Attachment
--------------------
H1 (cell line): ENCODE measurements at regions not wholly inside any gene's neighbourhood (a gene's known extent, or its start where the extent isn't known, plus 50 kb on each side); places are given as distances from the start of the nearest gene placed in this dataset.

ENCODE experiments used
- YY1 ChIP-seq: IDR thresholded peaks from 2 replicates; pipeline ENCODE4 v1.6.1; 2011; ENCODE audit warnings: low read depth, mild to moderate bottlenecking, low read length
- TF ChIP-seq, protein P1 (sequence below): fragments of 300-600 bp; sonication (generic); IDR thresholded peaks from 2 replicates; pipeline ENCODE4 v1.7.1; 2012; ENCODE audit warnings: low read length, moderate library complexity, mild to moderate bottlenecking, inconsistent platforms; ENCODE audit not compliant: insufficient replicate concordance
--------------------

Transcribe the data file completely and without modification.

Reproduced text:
H1 (cell line): ENCODE measurements at regions not wholly inside any gene's neighbourhood (a gene's known extent, or its start where the extent isn't known, plus 50 kb on each side); places are given as distances from the start of the nearest gene placed in this dataset.

ENCODE experiments used
- YY1 ChIP-seq: IDR thresholded peaks from 2 replicates; pipeline ENCODE4 v1.6.1; 2011; ENCODE audit warnings: low read depth, mild to moderate bottlenecking, low read length
- TF ChIP-seq, protein P1 (sequence below): fragments of 300-600 bp; sonication (generic); IDR thresholded peaks from 2 replicates; pipeline ENCODE4 v1.7.1; 2012; ENCODE audit warnings: low read length, moderate library complexity, mild to moderate bottlenecking, inconsistent platforms; ENCODE audit not compliant: insufficient replicate concordance